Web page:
A brake activating bar 106 is pivotally attached to the wheel support member 26 at an end 108 by a coupling 110. The coupling 110 is pivotally attached to the bar 106 at pivot 112 and pivotally attached to the member 26 at pivot 114. The activating bar 106 at an opposite end 116 includes an aperture 118 through which the cross bar 96 extends resulting in pivotal attachment of the bar 106 to the cross bar 96. The cross bar 96 is sufficiently flexible so that the cross bar acts as a spring. When the coupling 110 is aligned along substantially the same axis as the bar 106, the pads 92 and 94 will be in a wheel engaging position, and will be held in a wheel engaging position due to the spring action of the cross bar 96.
A foot pedal 120 is fixedly secured to the bar 106 proximate an end 108. The foot pedal 120 extends rearwardly to a position past the wheel support member 26 such that the pedal 120 is engagable either from a top or a bottom position by an attendant's foot.
To disengage the pads 92 and 94 from a wheel engaging position, the pedal 120 is engaged on a rearward end, lifting the bar 106 and simultaneously pivoting the coupling 110 in an upward direction thereby relieving the pads 92 and 94 from the spring force of the bar 96. The pads 92 and 94 are pivoted about the pivots 98 and 100 away from the wheels 48 and 50.
To engage the brake mechanism 90, the pedal 120 is stepped on by the attendant at a forward end, which forces the bar 106 forward while simultaneously aligning the bar 106 and the coupling 110 along the same general axis and against the spring force of the cross bar 96. The spring force of the cross bar 96 then applies the pads 92 and 94 against the wheels 48 and 50. The brake mechanism 90 due to the spring action of the bar 96 is self-adjusting with respect to tolerances and wear on each wheel 48 and 50 independently.
The foot rest mechanism 24 includes an adjustable bottom floor engaging plate 124 that is movably secured to the leg rest portion of the seat structure, 18 and to ground engaging end portions 34 and 36 of the wheel support portions 28 and 30, as best illustrated in FIG. 8. In an uppermost position, the plate 124 is disposed along substantially the same plane as the forwardly extending ground engaging end portions 34 and 36 so that when the chair of the present invention is tilted to the patient entry position, as illustrated in FIG. 3, the plate 124 and the ground engaging end portions 34 and 36 act in unison in engaging the floor. The plate 124 is further secured in position by left and right bars 126 and 128. The bars 126 and 128 extend outwardly and forwardly from the leg rest portion 23. The plate 124 is preferably welded to the bars 126 and 128.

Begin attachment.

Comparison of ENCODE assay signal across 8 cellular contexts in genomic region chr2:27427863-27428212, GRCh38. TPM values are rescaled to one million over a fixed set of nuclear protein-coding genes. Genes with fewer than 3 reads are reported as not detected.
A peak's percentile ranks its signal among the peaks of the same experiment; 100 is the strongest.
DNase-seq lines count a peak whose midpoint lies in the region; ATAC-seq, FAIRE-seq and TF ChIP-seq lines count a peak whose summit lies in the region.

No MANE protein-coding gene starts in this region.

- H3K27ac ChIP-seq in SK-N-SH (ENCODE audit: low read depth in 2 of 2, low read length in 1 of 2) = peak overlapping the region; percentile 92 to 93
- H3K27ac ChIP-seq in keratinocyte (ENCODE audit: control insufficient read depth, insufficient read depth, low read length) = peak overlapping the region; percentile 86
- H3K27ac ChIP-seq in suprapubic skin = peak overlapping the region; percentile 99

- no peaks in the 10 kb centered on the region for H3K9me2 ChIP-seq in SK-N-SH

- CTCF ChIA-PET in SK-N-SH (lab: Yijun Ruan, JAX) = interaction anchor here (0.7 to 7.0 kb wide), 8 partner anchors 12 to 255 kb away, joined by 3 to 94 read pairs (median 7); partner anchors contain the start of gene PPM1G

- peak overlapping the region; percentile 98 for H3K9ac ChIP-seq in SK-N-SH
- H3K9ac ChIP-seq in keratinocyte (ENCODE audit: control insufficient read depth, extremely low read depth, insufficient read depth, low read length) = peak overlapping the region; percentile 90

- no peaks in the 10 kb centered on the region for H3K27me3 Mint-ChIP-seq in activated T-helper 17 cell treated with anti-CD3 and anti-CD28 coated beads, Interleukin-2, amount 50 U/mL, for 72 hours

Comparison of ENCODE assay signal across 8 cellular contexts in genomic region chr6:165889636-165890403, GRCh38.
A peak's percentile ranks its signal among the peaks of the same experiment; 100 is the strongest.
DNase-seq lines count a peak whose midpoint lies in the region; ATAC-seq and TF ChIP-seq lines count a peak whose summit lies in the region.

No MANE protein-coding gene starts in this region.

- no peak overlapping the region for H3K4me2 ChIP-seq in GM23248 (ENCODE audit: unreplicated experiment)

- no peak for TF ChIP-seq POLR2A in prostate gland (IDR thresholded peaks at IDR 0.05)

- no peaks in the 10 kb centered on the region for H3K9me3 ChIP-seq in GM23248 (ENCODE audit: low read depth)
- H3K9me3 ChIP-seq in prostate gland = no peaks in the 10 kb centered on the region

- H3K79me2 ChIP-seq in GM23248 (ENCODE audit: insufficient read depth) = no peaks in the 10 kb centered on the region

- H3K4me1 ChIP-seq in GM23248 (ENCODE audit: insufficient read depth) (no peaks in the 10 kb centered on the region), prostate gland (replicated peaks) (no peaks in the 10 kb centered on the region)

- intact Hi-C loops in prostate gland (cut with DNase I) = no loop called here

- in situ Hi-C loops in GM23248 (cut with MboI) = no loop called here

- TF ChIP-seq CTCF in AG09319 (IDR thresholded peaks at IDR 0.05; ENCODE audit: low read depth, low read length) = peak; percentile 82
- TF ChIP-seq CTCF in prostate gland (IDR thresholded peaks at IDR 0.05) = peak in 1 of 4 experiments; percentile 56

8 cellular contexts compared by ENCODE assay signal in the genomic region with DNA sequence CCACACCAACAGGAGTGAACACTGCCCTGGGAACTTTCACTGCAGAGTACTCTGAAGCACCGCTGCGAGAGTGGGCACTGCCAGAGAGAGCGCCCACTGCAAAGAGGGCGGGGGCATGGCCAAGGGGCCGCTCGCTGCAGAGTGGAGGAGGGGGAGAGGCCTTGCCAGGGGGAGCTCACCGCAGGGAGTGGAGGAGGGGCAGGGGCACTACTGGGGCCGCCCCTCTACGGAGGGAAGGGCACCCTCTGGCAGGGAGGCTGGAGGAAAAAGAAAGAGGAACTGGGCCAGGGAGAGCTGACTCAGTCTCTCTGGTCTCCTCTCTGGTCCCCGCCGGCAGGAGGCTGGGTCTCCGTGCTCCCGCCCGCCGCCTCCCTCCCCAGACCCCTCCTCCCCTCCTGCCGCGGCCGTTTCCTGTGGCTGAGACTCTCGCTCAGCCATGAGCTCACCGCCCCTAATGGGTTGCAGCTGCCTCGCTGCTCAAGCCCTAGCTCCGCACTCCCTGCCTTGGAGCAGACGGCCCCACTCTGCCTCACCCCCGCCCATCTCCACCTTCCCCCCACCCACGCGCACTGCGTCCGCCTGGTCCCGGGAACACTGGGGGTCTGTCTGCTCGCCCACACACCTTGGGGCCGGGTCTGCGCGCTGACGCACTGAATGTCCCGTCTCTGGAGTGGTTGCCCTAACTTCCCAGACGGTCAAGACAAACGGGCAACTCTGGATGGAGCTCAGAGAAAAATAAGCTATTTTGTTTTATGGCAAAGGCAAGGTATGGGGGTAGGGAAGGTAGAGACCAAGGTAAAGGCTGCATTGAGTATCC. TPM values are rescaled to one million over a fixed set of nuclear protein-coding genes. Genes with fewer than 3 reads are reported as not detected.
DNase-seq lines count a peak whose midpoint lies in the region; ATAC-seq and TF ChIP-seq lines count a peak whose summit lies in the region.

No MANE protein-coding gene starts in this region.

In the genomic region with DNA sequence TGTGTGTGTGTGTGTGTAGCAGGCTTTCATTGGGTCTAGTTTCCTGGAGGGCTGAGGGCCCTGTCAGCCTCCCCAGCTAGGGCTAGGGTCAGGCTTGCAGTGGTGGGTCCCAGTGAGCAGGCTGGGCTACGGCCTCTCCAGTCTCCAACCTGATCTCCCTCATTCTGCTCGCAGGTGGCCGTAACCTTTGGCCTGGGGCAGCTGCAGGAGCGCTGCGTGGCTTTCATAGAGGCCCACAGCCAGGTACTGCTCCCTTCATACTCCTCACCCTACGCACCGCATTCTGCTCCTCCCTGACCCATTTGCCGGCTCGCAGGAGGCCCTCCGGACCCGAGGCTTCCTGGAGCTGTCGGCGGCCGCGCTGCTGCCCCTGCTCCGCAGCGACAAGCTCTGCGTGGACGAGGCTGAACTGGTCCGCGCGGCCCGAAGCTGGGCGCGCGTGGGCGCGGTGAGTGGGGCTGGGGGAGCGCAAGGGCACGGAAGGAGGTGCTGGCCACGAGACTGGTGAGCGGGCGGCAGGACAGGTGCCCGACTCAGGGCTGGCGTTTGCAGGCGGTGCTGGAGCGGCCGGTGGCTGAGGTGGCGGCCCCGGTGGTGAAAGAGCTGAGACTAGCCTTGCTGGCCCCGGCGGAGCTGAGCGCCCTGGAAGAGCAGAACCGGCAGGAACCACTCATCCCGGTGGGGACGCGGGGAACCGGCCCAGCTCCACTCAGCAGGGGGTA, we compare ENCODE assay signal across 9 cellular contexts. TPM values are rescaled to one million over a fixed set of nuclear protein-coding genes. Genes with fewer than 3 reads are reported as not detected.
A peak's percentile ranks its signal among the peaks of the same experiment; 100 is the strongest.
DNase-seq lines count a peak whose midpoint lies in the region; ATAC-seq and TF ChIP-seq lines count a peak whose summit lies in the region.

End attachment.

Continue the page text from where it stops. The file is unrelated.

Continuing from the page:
Foot rest guide and support bars 130 and 132 at upper end portions 134 and 136 are attached to left and right bearing engaging guide bar sets 210 and 212, respectively, as illustrated in FIG. 10. The guide and support bars 130 and 132 extend outwardly from the respective guide bar sets 210 and 212, and then extend downwardly and are fixedly attached at lower ends 138 and 140 to the bars 126 and 128 to provide further support and rigidity to the plate 124.
The foot rest portion 24 also includes an infinitely adjustable foot rest plate 142 that is adjustable in general upward and downward directions above the plate 124 as indicated by arrows 144 in FIG. 8. The plate 142 includes an adjustable foot rest plate portion 146 and integrally formed left and right upwardly extending plate supports 148 and 150, respectively.
Each plate support, 148 and 150, includes a clamping mechanism 152 for clamping respective guide and support bars 130 and 132. Only the clamping mechanism 152 of the plate support 148 will be described since the plate support 150 includes an identical clamping mechanism.